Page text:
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Tokyo: Nikkei index tumbles more than 4% on China fears

Tokyo stocks ended higher on Thursday, in line with a broad rally across Asia following upbeat US data while a weaker yen provided support to Japanese exporters.

[TOKYO] Tokyo's benchmark Nikkei index dived 4.05 per cent Tuesday, extending a global equities rout on fears over China's economy and a drop in commodity prices.

The Nikkei 225 at the Tokyo Stock Exchange dropped 714.27 points to 16,930.84 by the close, erasing all of its gains for the year. The index is down 18 per cent since authorities shocked world markets by devaluing China's yuan currency in mid-August.

The broader Topix of all first-section shares dived 4.39 per cent, or 63.15 points, to 1,375.52.

The slump in Japanese equities followed painful losses across markets in the US and Europe Monday, with resource firms especially weak as downbeat Chinese economic data hit prices of key commodities such as oil and copper.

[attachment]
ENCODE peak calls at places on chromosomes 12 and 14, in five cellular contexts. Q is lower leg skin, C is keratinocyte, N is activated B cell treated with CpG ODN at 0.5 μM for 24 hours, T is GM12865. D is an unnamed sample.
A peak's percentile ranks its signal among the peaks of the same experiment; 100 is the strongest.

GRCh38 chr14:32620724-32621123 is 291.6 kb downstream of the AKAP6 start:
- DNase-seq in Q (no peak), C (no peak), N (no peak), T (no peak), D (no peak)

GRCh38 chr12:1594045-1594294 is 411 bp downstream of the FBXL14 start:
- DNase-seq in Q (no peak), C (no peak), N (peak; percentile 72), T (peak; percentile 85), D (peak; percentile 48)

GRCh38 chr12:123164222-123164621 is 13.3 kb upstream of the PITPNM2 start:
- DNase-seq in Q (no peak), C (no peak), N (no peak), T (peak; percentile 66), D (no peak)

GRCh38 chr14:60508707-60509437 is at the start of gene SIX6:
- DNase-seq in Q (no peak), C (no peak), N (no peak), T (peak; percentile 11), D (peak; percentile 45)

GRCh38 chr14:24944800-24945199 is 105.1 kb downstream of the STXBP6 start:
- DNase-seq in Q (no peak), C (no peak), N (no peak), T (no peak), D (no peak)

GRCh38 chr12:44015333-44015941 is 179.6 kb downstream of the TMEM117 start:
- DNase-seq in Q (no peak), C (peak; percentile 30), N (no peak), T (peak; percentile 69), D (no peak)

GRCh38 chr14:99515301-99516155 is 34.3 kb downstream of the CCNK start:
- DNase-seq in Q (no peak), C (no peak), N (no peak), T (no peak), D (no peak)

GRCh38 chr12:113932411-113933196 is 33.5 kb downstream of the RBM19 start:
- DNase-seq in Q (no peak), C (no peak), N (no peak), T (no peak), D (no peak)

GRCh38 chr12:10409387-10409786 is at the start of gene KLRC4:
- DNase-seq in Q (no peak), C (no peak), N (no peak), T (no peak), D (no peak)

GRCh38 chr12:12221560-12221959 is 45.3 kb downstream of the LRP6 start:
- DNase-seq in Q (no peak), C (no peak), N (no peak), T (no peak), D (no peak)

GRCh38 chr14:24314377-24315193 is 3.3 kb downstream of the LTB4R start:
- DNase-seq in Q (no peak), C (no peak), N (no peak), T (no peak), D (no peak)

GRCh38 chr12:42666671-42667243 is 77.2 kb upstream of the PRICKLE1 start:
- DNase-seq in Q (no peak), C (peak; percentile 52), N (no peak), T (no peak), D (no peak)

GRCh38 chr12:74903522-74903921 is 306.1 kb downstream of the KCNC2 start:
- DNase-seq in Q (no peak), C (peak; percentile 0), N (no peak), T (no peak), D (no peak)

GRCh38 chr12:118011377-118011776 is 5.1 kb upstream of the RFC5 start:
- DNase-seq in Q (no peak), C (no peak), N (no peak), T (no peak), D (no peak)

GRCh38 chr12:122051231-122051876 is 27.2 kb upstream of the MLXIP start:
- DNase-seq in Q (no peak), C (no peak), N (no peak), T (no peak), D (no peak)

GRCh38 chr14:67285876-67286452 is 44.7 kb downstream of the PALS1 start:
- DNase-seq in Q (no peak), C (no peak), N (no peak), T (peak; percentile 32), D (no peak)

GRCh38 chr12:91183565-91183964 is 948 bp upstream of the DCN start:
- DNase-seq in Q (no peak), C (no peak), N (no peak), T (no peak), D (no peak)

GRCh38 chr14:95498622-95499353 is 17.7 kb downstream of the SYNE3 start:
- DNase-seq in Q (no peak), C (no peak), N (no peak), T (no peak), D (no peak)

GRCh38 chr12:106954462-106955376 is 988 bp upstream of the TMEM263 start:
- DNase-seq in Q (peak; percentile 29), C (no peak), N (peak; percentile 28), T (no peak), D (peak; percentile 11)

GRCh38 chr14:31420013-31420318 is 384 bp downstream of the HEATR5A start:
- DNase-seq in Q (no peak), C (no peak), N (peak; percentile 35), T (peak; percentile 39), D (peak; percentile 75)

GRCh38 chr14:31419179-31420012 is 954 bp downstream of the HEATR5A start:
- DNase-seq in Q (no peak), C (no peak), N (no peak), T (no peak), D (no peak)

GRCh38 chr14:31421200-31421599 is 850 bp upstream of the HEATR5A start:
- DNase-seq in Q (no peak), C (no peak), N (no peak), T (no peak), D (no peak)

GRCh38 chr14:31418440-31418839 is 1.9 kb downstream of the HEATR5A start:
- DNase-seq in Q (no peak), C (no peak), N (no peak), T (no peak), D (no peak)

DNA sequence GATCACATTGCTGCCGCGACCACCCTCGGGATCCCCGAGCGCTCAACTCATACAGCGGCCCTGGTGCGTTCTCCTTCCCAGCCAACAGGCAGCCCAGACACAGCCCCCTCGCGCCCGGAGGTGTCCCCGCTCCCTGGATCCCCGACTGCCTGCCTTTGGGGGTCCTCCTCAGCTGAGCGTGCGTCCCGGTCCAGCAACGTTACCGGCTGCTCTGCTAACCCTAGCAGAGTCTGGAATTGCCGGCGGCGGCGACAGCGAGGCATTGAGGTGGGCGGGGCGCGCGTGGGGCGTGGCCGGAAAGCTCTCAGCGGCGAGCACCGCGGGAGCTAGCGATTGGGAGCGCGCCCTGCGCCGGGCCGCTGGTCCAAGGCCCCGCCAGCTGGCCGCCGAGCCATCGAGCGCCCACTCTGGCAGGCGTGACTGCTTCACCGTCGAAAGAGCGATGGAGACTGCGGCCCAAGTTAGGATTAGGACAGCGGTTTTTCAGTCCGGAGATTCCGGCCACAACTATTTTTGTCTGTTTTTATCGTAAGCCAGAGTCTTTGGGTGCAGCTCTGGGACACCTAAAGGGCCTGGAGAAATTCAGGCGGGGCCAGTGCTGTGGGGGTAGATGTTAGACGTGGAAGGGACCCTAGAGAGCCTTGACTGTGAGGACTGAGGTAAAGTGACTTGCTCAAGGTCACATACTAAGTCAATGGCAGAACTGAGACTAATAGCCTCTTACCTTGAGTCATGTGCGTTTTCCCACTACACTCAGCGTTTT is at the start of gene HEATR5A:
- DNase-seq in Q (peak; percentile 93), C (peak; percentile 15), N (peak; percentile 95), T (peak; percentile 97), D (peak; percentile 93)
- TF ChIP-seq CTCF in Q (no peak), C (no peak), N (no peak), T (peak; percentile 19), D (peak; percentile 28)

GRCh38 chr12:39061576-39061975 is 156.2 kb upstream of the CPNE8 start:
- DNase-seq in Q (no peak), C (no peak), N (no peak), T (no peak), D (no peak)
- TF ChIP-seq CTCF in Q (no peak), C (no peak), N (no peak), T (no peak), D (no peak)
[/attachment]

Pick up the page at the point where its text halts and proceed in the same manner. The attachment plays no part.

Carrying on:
The news hammered London-listed mining giant Glencore, which crashed 27.5 per cent in Hong Kong Tuesday morning after online brokerage Investec warned about the impact of soft commodity prices on the group as China's woes hit demand for raw materials.

"The slowdown in China is spreading to other Asian economies, Brazil and Australia, and weakness in emerging countries could echo throughout the overall world economy," Toshihiko Matsuno, chief strategist at SMBC Friend Securities, told Bloomberg News.

"We still don't know when market fears will end about China's slowdown, and because of this investors are turning to cash and safe assets." Foreign exchange dealers moved into safe-haven assets such as the yen, while higher-risk emerging market currencies took a hit before the release of US jobs data that could influence the timing of a Federal Reserve interest rate rise.

A strong reading in the employment data will add to calls on the Fed to move, putting pressure on emerging economies as investors withdraw their cash to seek better returns in the US.

In Tokyo forex trading, the dollar fell to 119.45 yen from 119.93 yen in New York, while the euro slipped to 134.62 yen against 134.83 yen.

A stronger yen is bad for the profitability of Japanese exporters.